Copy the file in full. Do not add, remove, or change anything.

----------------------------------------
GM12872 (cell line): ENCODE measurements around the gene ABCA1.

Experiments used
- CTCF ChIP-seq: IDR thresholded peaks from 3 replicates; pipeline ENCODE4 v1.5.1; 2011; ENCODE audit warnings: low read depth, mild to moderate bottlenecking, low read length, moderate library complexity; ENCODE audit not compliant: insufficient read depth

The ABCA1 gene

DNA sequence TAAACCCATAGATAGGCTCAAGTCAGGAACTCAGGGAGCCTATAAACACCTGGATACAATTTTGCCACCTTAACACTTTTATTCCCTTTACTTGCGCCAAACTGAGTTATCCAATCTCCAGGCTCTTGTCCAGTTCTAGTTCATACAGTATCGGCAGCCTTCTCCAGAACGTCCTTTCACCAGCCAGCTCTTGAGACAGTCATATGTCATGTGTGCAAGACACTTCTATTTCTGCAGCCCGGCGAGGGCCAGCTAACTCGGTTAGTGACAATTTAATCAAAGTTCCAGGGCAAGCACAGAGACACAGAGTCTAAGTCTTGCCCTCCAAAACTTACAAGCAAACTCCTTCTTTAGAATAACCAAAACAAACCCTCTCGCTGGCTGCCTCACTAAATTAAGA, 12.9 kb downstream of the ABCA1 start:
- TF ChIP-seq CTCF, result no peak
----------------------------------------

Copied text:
GM12872 (cell line): ENCODE measurements around the gene ABCA1.

Experiments used
- CTCF ChIP-seq: IDR thresholded peaks from 3 replicates; pipeline ENCODE4 v1.5.1; 2011; ENCODE audit warnings: low read depth, mild to moderate bottlenecking, low read length, moderate library complexity; ENCODE audit not compliant: insufficient read depth

The ABCA1 gene

DNA sequence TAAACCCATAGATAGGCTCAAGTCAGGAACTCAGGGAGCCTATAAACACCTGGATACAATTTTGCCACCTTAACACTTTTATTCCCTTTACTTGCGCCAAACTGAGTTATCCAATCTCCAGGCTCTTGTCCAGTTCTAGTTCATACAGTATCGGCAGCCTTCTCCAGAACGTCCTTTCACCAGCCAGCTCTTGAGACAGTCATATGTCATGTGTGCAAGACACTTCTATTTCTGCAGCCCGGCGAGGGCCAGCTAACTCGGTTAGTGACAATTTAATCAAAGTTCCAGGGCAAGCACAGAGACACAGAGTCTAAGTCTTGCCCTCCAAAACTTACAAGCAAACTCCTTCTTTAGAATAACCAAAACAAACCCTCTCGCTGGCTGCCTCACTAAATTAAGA, 12.9 kb downstream of the ABCA1 start:
- TF ChIP-seq CTCF, result no peak